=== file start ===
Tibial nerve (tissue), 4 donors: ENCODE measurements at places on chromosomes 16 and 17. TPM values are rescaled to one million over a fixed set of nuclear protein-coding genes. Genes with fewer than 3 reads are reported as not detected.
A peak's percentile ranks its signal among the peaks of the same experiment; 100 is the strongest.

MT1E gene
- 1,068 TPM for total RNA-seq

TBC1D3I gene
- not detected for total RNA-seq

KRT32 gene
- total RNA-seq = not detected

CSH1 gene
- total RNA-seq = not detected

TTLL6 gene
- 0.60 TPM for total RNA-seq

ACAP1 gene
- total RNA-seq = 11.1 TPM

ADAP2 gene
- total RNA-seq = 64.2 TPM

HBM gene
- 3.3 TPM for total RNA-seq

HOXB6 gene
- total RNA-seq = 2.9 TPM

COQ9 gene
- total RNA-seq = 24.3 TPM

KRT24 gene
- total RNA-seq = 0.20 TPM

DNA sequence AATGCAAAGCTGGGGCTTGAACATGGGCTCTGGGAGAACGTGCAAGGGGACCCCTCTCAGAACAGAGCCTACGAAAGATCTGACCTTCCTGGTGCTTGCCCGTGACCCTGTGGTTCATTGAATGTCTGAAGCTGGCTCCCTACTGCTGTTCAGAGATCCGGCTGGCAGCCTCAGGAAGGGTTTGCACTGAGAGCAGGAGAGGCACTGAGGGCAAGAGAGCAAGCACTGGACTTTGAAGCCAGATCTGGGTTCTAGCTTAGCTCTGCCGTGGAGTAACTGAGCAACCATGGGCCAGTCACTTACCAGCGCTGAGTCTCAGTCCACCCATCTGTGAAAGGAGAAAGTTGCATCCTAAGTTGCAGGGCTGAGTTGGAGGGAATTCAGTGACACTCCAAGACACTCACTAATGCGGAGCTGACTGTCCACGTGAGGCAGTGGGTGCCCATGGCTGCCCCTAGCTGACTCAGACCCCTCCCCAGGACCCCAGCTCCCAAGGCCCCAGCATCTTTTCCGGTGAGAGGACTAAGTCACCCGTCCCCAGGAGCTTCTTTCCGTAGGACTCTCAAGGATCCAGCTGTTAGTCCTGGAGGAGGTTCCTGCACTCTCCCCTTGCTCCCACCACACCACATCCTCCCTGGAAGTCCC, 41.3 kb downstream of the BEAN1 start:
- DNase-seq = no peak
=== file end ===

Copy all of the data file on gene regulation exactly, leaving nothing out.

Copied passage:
Tibial nerve (tissue), 4 donors: ENCODE measurements at places on chromosomes 16 and 17. TPM values are rescaled to one million over a fixed set of nuclear protein-coding genes. Genes with fewer than 3 reads are reported as not detected.
A peak's percentile ranks its signal among the peaks of the same experiment; 100 is the strongest.

MT1E gene
- 1,068 TPM for total RNA-seq

TBC1D3I gene
- not detected for total RNA-seq

KRT32 gene
- total RNA-seq = not detected

CSH1 gene
- total RNA-seq = not detected

TTLL6 gene
- 0.60 TPM for total RNA-seq

ACAP1 gene
- total RNA-seq = 11.1 TPM

ADAP2 gene
- total RNA-seq = 64.2 TPM

HBM gene
- 3.3 TPM for total RNA-seq

HOXB6 gene
- total RNA-seq = 2.9 TPM

COQ9 gene
- total RNA-seq = 24.3 TPM

KRT24 gene
- total RNA-seq = 0.20 TPM

DNA sequence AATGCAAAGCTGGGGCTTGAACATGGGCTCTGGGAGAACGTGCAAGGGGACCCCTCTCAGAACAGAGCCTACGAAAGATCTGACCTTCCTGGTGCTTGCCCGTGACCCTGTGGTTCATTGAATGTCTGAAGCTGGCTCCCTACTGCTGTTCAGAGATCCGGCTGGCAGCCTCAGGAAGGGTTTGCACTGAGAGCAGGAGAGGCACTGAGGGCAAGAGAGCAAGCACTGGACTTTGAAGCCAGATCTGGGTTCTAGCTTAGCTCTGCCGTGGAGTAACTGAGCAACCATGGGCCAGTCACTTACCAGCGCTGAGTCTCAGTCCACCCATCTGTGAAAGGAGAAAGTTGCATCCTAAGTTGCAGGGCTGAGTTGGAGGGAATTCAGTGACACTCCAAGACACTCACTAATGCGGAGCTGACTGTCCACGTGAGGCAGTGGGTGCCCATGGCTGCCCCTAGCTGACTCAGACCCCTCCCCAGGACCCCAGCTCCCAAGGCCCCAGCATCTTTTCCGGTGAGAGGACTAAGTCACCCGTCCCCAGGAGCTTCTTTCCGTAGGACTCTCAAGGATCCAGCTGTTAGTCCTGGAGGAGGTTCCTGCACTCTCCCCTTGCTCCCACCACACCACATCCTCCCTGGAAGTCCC, 41.3 kb downstream of the BEAN1 start:
- DNase-seq = no peak